The other day my daughter reported that three boys in her junior high class came to school wearing colanders on their head and smugly declaring themselves devotees of the Flying Spaghetti Monster. I’ve been following Bobby Henderson’s satirical new religion for the better part of the last decade (it was launched in 2005) and I’ve been surprised with the way the skeptic and atheist communities across North America have adopted it.
(Perhaps I shouldn’t be so surprised: Henderson’s best-selling 2005 book The Gospel of the Flying Spaghetti Monster is an engaging and cleverly written satirical critique of intelligent design theory (the narrow target) and religious doctrine and practice (the broad target).)
Clever though Henderson’s satire may be, typically those who want to join the fun by counting themselves “Pastafarians” are oblivious to the origins of the FSM in the debates over intelligent design theory. Even worse, they are equally oblivious to the way a clever satire can devolve into ignorant caricature of complex and nuanced traditions.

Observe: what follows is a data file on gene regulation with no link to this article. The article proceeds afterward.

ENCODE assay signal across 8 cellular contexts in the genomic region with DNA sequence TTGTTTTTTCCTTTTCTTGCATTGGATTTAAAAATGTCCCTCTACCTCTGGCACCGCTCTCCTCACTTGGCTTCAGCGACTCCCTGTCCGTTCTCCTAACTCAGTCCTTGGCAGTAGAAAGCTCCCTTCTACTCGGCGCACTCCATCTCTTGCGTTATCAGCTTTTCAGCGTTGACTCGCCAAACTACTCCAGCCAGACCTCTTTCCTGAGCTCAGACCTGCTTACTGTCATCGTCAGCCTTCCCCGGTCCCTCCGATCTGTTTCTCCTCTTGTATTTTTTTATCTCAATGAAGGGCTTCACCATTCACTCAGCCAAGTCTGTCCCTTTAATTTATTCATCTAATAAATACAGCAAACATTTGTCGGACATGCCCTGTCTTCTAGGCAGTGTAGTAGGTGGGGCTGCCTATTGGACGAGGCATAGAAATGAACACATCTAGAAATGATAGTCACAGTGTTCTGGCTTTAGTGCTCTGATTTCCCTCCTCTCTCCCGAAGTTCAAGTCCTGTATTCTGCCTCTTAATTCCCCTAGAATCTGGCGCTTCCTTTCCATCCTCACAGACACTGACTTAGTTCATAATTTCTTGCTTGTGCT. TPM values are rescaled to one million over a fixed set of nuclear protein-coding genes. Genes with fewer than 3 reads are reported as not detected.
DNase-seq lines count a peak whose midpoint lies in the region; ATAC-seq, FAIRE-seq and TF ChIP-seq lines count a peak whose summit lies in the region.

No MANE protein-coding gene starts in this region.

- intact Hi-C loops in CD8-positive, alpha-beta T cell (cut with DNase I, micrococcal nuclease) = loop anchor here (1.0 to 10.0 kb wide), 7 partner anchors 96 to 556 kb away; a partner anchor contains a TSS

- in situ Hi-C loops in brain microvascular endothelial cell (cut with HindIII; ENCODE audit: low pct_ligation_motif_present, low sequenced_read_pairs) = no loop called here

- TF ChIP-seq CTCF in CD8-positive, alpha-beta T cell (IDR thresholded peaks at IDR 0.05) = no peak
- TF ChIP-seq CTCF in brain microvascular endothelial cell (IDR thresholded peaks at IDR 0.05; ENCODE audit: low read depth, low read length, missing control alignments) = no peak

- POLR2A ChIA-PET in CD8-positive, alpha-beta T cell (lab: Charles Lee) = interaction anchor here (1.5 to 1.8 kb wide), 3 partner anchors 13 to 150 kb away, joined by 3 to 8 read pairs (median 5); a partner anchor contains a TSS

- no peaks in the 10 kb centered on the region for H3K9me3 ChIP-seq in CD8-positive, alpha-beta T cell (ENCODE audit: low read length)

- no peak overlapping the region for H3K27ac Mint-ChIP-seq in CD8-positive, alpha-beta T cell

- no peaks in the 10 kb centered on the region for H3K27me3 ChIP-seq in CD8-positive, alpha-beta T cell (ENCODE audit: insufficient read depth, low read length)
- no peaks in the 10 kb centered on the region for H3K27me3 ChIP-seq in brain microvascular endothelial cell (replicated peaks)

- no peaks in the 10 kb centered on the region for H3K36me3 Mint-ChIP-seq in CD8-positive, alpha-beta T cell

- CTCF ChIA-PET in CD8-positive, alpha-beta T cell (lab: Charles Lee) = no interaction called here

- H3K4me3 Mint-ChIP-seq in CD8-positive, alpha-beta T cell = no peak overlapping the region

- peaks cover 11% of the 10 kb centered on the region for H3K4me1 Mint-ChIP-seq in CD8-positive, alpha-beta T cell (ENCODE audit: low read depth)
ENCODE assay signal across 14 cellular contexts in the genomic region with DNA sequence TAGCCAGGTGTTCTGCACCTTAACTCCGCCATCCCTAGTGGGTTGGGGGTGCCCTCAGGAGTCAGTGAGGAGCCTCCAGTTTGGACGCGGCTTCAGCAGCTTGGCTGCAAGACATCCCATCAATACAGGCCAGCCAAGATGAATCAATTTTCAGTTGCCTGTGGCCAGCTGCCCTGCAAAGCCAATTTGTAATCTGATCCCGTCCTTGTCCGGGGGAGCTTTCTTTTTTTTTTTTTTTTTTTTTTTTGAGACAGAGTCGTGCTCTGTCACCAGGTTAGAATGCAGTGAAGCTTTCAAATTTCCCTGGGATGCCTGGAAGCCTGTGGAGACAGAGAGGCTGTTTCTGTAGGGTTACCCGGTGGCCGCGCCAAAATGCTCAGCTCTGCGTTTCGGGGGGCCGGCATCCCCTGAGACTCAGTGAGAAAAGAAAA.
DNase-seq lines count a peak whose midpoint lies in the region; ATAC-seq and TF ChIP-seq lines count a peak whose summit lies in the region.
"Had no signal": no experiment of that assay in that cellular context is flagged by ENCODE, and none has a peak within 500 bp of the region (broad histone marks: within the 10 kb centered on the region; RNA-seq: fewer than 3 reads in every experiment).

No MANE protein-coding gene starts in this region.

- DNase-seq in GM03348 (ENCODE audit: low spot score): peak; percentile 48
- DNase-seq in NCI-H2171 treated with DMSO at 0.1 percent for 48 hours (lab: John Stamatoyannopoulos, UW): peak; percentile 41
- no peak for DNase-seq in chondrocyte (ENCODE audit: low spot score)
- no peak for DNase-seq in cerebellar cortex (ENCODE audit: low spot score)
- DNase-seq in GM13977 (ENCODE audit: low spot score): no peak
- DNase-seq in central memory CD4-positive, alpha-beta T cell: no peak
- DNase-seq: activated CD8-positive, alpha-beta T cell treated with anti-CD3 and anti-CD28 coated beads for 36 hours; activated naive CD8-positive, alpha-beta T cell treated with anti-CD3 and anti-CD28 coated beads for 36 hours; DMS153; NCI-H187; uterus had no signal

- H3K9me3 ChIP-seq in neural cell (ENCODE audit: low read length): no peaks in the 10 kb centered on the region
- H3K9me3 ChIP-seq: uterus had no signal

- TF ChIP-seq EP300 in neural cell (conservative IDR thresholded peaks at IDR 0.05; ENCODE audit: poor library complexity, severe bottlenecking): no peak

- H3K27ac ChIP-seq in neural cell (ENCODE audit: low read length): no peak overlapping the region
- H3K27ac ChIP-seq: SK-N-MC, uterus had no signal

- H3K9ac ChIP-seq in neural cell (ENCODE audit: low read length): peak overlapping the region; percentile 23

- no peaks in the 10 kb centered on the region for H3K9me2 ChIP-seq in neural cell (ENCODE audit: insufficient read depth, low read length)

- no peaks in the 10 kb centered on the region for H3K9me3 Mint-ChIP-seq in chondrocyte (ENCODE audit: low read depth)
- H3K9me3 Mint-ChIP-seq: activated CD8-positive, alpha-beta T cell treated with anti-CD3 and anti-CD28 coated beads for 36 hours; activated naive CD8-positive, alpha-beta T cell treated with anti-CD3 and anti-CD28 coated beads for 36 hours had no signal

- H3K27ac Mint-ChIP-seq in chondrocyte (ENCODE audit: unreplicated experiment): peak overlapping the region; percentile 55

As for those three junior high neophytes of the new religion, alas, they were forced to remove their colanders in third period by an indignant teacher. Time to call the civil rights attorney!